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For investment professionals, demonetisation has thrown open the doors in terms of real estate opportunities. Demonetisation has reduced speculation around real estate assets for the time being and moving ahead given RERA regulation, this impact is here to stay. Real estate assets – not being speculative in nature and reflecting real fundamentals – are not only beneficial to the economy overall, but also create three opportunities for investors:

1) Lending Opportunity to Small to Medium-Sized Developers: While large-scale projects and developers have seen significant interest from private equity and real money investors, small to medium-sized developers have seen their traditional sources of funding dry up with demonetisation. The fact that most of these developers were struggling with high debt levels prior to demonetisation has only exacerbated the problem.

Additionally, RERA has ended the traditional practice of using home buyer’s advance payments to fund projects to a large extent. Demonetisation has reduced the access to cash. These changes are positive in the long run and have created a need to provide funding to the medium and small-sized developers. The investment opportunity specifically is in bridge loans to complete projects that are stuck at 50-80% of completion. The obvious question is that given the influx of funds into real estate in the last 3 years, why do these opportunities exist? The reasons are:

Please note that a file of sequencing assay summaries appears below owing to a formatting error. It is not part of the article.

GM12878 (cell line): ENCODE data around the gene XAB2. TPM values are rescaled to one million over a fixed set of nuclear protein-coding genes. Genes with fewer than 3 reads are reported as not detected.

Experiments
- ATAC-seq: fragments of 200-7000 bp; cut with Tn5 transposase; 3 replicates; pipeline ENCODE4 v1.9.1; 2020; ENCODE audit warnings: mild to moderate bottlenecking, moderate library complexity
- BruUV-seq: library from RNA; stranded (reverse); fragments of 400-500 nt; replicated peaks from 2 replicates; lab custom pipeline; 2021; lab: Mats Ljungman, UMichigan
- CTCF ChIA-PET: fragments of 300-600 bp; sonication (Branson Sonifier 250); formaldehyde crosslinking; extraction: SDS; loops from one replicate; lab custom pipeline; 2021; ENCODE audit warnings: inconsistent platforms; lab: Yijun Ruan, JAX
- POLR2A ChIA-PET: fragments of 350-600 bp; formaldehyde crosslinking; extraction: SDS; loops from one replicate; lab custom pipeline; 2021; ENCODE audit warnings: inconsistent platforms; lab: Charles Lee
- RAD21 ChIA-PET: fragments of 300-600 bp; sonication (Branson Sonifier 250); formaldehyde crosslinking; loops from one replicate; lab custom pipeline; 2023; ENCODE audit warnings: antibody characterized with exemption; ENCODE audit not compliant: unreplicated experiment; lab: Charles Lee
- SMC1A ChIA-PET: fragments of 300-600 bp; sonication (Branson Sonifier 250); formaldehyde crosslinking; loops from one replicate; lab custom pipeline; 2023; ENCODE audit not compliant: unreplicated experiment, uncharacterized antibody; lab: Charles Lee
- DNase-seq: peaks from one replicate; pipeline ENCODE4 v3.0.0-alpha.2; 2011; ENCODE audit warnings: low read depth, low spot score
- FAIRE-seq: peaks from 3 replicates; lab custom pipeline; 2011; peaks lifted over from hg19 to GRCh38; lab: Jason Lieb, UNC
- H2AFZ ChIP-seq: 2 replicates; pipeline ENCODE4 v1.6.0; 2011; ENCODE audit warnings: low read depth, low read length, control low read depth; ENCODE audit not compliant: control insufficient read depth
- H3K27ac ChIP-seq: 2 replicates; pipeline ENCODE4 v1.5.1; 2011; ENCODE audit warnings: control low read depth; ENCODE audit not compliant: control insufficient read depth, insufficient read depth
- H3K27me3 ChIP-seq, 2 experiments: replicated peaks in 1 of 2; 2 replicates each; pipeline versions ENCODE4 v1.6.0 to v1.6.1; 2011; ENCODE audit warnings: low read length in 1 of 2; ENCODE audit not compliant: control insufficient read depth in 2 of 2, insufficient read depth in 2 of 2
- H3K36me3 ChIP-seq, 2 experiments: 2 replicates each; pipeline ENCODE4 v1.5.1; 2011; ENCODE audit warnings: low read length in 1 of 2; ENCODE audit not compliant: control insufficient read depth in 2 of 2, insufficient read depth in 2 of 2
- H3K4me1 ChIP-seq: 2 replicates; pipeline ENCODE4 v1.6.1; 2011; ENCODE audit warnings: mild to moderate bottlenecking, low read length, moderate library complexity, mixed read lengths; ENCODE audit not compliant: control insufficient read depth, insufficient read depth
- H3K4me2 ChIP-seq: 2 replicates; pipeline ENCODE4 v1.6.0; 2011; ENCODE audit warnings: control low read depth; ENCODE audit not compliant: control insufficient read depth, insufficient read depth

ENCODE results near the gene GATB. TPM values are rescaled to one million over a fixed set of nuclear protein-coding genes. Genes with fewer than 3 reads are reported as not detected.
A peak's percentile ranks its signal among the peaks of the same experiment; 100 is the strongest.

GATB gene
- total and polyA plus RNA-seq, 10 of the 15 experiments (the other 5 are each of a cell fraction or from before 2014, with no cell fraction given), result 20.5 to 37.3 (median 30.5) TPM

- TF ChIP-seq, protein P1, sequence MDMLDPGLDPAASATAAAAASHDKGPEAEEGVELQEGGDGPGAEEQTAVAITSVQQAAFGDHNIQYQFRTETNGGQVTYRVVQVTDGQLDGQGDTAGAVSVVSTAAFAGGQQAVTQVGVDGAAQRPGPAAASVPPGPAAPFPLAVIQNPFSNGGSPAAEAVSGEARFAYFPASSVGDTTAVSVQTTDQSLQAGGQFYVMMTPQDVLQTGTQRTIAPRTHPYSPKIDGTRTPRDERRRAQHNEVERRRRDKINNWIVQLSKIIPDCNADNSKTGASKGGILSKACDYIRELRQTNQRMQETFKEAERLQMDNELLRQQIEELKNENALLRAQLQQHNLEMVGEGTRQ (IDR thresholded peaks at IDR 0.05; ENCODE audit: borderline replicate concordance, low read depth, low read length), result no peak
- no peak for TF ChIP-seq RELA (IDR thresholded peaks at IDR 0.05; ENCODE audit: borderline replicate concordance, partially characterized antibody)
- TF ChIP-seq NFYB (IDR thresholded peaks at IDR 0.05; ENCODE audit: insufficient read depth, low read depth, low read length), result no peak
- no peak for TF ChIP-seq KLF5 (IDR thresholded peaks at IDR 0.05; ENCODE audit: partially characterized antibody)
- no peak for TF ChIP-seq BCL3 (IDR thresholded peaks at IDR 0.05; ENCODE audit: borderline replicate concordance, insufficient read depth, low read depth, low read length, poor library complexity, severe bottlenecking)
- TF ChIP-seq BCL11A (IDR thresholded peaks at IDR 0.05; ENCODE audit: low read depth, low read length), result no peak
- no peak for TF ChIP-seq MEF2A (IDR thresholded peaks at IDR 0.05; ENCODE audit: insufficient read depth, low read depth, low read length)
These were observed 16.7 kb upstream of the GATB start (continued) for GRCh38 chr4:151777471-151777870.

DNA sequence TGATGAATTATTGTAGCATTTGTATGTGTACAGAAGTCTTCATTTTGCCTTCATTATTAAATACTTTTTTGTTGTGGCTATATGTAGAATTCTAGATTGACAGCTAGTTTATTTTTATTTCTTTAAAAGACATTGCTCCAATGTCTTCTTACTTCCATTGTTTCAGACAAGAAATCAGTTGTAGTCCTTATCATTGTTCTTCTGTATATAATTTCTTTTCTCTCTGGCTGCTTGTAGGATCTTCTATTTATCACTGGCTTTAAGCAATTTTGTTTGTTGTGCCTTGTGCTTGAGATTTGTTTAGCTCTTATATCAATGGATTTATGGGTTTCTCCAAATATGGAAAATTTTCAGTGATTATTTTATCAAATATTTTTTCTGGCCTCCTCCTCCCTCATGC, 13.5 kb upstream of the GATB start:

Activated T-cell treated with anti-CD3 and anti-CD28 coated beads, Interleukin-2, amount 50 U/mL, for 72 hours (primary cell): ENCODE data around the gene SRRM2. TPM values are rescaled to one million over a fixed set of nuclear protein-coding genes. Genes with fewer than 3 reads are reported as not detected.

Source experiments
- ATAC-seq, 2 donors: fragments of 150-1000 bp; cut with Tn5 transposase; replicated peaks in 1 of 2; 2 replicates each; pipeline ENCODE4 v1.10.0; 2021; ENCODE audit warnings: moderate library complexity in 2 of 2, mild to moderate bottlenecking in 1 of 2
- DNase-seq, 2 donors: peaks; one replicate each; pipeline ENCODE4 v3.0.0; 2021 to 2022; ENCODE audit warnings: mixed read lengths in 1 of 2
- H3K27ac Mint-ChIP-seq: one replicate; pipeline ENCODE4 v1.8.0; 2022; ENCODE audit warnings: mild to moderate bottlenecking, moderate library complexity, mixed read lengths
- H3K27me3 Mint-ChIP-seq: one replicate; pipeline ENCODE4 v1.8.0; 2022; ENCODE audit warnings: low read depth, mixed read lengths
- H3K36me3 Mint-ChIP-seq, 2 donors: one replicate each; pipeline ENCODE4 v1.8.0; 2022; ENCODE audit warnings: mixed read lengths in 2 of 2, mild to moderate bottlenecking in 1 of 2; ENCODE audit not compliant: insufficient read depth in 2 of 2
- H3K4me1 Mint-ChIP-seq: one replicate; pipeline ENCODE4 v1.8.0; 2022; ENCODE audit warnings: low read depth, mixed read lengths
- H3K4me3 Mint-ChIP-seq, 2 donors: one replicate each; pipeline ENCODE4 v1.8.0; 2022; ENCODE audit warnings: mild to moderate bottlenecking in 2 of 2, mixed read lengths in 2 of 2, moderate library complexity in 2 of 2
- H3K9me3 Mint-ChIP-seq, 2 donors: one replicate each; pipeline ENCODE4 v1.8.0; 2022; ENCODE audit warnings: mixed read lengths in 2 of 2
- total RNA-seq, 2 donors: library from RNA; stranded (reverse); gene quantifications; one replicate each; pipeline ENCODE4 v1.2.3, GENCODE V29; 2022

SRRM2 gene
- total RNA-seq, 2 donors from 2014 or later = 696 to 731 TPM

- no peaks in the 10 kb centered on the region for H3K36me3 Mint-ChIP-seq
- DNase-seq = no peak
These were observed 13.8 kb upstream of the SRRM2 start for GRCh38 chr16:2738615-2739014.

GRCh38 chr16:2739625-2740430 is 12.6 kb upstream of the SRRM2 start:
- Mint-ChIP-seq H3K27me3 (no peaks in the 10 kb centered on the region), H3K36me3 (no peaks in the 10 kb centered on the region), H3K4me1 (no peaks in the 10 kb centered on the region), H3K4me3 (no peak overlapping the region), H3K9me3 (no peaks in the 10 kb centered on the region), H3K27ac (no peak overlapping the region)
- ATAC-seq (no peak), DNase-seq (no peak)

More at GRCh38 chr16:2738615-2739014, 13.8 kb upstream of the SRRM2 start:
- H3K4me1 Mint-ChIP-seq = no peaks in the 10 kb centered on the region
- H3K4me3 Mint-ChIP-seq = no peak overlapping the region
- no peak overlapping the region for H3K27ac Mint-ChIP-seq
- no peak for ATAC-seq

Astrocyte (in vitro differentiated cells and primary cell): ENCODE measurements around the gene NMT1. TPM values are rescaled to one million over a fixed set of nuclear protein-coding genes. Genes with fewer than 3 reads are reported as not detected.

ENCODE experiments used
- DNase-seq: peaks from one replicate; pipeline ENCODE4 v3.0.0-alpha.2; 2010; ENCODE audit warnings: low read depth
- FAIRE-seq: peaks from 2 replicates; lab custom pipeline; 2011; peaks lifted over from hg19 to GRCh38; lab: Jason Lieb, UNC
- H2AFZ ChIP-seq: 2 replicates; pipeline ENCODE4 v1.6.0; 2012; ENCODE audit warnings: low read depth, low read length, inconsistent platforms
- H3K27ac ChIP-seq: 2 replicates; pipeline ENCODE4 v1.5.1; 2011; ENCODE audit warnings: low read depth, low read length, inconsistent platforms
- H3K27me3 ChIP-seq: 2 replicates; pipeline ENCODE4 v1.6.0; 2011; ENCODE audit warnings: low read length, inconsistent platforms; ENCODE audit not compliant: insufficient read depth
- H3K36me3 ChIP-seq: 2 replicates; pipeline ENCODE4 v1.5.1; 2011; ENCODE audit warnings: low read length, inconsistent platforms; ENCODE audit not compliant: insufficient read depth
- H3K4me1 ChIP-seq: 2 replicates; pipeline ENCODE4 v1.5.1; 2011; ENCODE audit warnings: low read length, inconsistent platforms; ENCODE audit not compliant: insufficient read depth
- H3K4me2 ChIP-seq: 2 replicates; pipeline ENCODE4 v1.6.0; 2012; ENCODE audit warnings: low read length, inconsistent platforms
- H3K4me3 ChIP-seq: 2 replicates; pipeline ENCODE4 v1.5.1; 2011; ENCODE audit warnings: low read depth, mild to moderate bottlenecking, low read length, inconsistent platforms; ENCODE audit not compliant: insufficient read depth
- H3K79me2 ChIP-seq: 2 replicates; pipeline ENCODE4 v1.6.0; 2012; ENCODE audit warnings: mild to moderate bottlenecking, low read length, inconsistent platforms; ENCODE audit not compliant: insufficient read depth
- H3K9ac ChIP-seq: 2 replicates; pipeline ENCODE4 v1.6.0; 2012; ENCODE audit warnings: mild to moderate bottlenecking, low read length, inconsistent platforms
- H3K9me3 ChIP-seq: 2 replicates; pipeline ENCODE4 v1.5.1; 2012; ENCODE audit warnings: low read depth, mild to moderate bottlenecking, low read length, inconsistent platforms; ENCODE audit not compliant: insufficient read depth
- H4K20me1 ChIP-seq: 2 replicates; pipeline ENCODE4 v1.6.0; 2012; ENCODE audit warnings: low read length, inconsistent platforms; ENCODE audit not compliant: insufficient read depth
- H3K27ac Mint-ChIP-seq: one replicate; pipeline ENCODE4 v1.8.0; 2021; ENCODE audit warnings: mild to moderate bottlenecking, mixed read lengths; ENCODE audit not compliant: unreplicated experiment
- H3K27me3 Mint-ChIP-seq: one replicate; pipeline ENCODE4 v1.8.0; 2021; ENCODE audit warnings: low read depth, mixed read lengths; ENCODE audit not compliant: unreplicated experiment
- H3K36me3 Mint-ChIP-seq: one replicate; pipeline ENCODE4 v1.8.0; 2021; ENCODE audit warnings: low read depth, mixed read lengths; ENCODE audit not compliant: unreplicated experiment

a. The relatively smaller size of the projects creates deal sizes not worth the time for some of the larger funds. Mind you, the due diligence required is the same as the larger ticket size deals.

b. Asymmetric information is another issue. However, working with local advisors to put together a portfolio of such assets to create dispersion around location of project, type of project and term structures of loans should create value.

c. Most of the focus in the last few years has been on high quality office space. However, a lot of residential projects are stuck as well. The ability to acquire these residential projects at a discount or to use structured finance transaction to get equity kickers can create significant value.

2) Sale and Leaseback Transactions: While a lot of lenders have seen a rise in NPAs in their loan books as high debt levels take a toll, foreign investors so far have been relatively reluctant to invest in distressed Indian opportunities. Demonetisation has started the process of making the real estate sector far more professional and institutionalized. Lenders should use the real estate sector with a revitalized image to shore up their balance sheets. There is tremendous demand for attractive brownfield real estate from yield hungry foreign investors.